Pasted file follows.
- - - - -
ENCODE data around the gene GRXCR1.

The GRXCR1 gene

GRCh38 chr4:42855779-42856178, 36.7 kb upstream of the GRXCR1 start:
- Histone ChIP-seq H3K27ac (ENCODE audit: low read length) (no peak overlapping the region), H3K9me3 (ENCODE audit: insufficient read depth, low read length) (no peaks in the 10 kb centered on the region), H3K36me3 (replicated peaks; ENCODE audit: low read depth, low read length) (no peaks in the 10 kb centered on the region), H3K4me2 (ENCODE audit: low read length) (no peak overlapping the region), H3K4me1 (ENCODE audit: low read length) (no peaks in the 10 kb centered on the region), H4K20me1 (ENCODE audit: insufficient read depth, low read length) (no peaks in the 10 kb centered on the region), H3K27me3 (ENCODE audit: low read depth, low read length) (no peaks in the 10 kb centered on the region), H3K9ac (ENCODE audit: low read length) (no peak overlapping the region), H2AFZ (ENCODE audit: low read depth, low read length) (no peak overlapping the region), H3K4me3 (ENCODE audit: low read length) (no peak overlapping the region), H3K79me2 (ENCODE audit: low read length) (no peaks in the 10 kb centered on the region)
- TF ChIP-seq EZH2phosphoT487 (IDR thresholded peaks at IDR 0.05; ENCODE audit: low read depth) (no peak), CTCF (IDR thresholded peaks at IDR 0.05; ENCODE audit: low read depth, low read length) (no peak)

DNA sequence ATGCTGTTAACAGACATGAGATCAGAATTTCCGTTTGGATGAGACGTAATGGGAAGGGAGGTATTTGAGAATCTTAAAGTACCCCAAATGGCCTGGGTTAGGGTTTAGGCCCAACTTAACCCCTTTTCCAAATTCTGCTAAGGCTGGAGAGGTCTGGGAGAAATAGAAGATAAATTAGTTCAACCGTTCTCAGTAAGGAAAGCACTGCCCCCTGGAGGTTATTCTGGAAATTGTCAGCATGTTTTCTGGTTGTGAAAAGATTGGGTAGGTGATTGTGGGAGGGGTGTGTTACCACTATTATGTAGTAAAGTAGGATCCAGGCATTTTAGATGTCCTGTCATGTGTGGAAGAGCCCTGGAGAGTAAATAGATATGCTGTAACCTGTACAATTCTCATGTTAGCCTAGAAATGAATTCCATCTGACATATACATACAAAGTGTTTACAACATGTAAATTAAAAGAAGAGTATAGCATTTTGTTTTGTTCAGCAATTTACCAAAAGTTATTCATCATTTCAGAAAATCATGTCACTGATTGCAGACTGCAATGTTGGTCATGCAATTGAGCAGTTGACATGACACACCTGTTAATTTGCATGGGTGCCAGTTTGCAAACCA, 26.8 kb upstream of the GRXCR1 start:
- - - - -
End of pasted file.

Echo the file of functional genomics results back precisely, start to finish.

ENCODE data around the gene GRXCR1.

The GRXCR1 gene

GRCh38 chr4:42855779-42856178, 36.7 kb upstream of the GRXCR1 start:
- Histone ChIP-seq H3K27ac (ENCODE audit: low read length) (no peak overlapping the region), H3K9me3 (ENCODE audit: insufficient read depth, low read length) (no peaks in the 10 kb centered on the region), H3K36me3 (replicated peaks; ENCODE audit: low read depth, low read length) (no peaks in the 10 kb centered on the region), H3K4me2 (ENCODE audit: low read length) (no peak overlapping the region), H3K4me1 (ENCODE audit: low read length) (no peaks in the 10 kb centered on the region), H4K20me1 (ENCODE audit: insufficient read depth, low read length) (no peaks in the 10 kb centered on the region), H3K27me3 (ENCODE audit: low read depth, low read length) (no peaks in the 10 kb centered on the region), H3K9ac (ENCODE audit: low read length) (no peak overlapping the region), H2AFZ (ENCODE audit: low read depth, low read length) (no peak overlapping the region), H3K4me3 (ENCODE audit: low read length) (no peak overlapping the region), H3K79me2 (ENCODE audit: low read length) (no peaks in the 10 kb centered on the region)
- TF ChIP-seq EZH2phosphoT487 (IDR thresholded peaks at IDR 0.05; ENCODE audit: low read depth) (no peak), CTCF (IDR thresholded peaks at IDR 0.05; ENCODE audit: low read depth, low read length) (no peak)

DNA sequence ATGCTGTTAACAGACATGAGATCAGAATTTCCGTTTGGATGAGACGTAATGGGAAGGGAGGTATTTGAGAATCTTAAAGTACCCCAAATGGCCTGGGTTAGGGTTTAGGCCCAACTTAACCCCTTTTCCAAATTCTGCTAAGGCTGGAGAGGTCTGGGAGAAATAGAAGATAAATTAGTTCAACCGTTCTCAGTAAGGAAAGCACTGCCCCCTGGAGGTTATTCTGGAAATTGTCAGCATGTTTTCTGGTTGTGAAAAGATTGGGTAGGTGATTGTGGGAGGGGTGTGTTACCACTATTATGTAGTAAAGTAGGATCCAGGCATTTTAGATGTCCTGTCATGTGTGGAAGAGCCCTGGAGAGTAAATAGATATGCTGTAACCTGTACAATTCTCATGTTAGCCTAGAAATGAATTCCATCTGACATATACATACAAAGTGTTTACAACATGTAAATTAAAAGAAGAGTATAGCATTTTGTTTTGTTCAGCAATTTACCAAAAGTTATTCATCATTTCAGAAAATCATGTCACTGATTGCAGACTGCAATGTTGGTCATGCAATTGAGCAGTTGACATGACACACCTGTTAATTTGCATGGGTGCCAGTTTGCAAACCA, 26.8 kb upstream of the GRXCR1 start: